<b>16 AND PREGNANT:</b>  <i>Gimme Shleter</i> stars Vanessa Hudgens as a teenage mother-to-be trying to escape the inner-city home of her abusive mother.

16 AND PREGNANT: Gimme Shleter stars Vanessa Hudgens as a teenage mother-to-be trying to escape the inner-city home of her abusive mother.

Review: Gimme Shelter

Vanessa Hudgens, Rosario Dawson, and Brendan Fraser star in a film written and directed by Ron Krauss.

Despite its failings and general wobbly unevenness, Gimme Shelter immediately wins props and points for the importance of its mission and the rarity of its subject: the struggles and angst of unwed pregnant teens without socioeconomic means to deal with the situation. Adding considerable voltage to the story is its literal ring of truth. Gimme Shelter (no relation to the Rolling Stones tune) was inspired by, and essentially tells the story of, an actual New Jersey home for unwed mothers with no place else to turn, intrepidly founded and run by a compassionate Catholic woman, Kathy DiFiore.

We meet our adolescent, unexpectedly expecting heroine, Agnes (in a commanding performance by Vanessa Hudgens) as she is escaping inner-city life with her drug-den mother (Rosario Dawson) and tracking down her wealthy father she has never met (Brendan Fraser, the cast’s weak link) in a New Jersey mansion. Various twists of nasty fates lead her to the shelter and a sense of “family” she has never before known.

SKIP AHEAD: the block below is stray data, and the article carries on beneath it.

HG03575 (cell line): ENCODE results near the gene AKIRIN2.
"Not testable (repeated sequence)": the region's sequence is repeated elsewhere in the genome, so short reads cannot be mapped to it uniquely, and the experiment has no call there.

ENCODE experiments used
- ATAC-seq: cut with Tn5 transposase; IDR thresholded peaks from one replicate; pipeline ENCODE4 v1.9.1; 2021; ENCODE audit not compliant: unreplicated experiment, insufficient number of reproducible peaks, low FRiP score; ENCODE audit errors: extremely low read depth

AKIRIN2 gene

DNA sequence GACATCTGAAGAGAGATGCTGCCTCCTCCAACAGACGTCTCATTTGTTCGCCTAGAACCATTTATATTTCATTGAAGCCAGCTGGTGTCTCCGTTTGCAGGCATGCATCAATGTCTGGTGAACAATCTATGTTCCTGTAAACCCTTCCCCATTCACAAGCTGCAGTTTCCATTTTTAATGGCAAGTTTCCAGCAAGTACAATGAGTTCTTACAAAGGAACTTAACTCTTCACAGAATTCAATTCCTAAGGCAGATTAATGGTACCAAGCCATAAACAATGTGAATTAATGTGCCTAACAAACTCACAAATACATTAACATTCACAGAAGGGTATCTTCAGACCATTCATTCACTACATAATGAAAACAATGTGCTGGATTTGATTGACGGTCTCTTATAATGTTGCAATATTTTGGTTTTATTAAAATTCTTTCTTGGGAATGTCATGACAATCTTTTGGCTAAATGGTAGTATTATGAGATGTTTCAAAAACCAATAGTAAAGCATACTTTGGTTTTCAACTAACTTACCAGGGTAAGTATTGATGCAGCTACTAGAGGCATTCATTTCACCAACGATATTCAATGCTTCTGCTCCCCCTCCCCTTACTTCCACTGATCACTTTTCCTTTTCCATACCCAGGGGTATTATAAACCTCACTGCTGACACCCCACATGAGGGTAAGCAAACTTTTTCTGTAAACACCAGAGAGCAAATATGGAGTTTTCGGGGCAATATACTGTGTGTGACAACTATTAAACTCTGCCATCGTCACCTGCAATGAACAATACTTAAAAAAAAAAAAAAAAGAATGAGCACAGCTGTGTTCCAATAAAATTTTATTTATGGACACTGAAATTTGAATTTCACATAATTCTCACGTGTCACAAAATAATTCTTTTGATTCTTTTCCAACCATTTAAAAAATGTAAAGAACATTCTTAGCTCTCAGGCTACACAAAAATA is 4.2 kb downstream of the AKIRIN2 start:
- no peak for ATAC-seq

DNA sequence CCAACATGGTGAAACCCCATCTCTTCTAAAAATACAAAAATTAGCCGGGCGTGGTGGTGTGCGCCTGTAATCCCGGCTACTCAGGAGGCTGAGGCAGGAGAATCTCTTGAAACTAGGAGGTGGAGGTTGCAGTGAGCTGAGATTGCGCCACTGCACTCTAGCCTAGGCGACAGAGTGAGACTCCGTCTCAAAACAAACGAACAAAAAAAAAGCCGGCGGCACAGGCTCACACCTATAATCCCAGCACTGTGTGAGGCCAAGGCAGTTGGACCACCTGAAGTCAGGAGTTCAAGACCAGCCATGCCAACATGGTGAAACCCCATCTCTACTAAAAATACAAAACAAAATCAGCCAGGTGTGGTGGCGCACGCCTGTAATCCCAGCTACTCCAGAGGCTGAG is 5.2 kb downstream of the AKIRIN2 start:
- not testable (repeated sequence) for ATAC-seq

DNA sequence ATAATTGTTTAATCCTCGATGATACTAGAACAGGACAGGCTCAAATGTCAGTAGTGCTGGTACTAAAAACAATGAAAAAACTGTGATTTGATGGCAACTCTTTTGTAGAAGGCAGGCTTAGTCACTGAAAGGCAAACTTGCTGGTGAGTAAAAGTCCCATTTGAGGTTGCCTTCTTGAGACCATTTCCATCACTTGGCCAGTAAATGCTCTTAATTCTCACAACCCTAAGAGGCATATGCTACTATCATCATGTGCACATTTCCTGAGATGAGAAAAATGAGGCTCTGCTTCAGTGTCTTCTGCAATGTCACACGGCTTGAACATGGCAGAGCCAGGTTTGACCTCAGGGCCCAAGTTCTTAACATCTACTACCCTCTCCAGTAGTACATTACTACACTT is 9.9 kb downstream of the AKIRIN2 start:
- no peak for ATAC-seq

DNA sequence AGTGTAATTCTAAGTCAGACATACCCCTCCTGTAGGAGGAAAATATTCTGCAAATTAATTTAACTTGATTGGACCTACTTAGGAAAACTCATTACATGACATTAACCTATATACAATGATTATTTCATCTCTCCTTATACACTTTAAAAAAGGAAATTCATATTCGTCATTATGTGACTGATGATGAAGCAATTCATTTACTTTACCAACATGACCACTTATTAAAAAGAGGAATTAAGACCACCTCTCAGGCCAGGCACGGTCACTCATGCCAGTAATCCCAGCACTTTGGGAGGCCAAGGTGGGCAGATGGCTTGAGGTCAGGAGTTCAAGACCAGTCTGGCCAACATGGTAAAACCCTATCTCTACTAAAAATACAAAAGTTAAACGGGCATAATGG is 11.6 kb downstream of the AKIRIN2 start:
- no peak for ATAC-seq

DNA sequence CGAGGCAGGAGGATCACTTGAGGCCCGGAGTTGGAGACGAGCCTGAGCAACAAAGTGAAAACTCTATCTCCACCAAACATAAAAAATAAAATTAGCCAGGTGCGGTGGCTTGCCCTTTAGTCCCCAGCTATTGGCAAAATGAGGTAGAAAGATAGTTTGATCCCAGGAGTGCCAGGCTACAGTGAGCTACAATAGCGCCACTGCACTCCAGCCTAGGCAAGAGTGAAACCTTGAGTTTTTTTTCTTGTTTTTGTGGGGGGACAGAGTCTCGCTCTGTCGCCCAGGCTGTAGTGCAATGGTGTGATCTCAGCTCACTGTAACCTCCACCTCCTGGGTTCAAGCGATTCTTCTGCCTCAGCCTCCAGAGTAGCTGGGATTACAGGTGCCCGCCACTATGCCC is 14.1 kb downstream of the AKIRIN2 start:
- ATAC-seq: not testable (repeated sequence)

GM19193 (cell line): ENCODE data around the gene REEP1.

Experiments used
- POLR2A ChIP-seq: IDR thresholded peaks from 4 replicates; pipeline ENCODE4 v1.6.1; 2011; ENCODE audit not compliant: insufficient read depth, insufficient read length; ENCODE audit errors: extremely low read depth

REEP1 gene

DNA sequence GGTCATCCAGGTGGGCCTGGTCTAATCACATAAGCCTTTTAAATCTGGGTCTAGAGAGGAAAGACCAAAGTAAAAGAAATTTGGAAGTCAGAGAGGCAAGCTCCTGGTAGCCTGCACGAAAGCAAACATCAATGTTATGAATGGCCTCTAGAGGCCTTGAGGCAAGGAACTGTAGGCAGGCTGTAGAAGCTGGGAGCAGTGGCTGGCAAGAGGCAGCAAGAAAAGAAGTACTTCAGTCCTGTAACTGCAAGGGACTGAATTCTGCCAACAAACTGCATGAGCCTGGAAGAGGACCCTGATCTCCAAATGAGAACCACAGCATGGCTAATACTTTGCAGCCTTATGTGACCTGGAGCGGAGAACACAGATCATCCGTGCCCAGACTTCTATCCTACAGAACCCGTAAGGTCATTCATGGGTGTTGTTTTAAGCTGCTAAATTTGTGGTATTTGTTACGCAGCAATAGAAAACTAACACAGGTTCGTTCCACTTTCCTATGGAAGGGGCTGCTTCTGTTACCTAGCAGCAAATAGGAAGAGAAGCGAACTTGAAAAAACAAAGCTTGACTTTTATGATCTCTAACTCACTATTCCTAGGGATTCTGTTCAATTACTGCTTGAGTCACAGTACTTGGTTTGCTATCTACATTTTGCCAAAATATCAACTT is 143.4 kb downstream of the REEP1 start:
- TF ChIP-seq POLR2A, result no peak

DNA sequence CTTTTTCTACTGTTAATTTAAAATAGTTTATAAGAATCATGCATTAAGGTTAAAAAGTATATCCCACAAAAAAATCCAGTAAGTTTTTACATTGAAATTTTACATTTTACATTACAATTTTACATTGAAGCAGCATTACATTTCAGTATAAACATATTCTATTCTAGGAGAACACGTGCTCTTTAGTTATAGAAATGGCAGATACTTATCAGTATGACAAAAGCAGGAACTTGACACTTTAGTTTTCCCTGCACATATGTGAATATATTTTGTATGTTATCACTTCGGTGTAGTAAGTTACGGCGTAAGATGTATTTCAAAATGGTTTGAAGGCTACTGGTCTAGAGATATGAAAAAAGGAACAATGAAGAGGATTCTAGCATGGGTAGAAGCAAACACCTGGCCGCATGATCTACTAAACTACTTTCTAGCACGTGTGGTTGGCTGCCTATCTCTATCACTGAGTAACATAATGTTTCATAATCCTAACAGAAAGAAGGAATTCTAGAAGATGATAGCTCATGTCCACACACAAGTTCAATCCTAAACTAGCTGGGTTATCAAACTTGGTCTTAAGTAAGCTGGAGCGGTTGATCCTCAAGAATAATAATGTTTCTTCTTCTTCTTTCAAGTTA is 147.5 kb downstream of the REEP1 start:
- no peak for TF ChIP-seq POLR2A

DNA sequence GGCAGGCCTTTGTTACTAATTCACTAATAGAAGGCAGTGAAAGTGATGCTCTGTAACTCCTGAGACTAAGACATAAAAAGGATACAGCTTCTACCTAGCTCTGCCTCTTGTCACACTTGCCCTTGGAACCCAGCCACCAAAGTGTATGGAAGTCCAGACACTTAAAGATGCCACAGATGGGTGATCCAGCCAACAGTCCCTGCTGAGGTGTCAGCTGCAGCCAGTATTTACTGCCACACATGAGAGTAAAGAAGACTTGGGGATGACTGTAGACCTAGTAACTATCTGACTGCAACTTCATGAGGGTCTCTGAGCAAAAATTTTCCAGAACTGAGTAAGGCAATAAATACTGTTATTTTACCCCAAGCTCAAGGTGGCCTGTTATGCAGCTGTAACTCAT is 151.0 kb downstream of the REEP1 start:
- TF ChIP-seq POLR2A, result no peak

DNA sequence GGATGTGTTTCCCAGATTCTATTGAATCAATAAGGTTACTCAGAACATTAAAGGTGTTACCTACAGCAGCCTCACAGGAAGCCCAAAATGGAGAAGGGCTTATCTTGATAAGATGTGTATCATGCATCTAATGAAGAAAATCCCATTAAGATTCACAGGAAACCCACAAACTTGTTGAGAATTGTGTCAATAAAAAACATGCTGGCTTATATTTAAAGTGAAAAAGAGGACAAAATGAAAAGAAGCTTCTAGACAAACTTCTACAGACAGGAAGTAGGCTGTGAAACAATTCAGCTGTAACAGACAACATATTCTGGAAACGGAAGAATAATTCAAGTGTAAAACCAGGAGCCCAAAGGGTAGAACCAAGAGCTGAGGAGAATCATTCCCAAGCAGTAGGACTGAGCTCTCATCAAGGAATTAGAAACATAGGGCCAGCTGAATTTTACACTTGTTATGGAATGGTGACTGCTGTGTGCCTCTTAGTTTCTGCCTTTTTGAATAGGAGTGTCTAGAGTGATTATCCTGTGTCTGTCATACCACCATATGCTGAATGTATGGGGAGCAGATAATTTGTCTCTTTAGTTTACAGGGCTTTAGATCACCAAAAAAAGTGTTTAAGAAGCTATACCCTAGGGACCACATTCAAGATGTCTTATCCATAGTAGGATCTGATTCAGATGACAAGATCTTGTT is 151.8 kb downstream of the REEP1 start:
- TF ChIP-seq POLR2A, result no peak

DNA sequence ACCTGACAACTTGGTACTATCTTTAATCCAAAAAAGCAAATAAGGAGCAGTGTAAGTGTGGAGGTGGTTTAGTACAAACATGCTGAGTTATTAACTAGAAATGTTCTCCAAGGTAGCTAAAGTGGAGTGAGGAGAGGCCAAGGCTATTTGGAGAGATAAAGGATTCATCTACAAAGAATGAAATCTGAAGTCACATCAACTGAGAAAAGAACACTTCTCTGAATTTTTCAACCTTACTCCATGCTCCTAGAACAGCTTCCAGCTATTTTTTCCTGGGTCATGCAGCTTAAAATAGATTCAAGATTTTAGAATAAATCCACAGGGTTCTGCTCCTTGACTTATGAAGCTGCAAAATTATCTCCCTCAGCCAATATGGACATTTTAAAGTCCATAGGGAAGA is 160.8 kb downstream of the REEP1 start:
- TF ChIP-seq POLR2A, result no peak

As the hardscrabble, drug-addled mother of our protagonist, Dawson is grittily awesome. She has a scene-stealing intensity as a bitter, volatile, and unfit parent who fights to retain custody of her long-suffering daughter, partly enticed by the added welfare bonus of a new baby. In a painfully poignant mid-film mother-and-daughter scene, Dawson’s character summarily unveils the ugly and tender sides of her story, from her own harsh upbringing and fleeting maternal instinct to new, cynical ulterior motives for mother-daughter bonding.

This is a film in which a sense of an in-house, pro-life dramatic agenda can compromise the artistic integrity of the project and where incidental parts — such as that dizzyingly potent mother-daughter scene — carry a weight stronger than the whole. In another memorable example, suddenly, in the midst of the film’s alternately stilted and flowing drama, we are struck by a single powerful shot: a deep focus shot of a tense encounter in which four key characters — Agnes; her wildcat mother; her belatedly concerned, affluent father; and shelter-keeping surrogate mother — linger in a telling showdown.

Even if Gimme Shelter doesn’t find the consistent cinematic groove of, say, the similar Precious, the positives make it worth the effort and well worth checking out.

For showtimes, check the Independent's movie listings, here.

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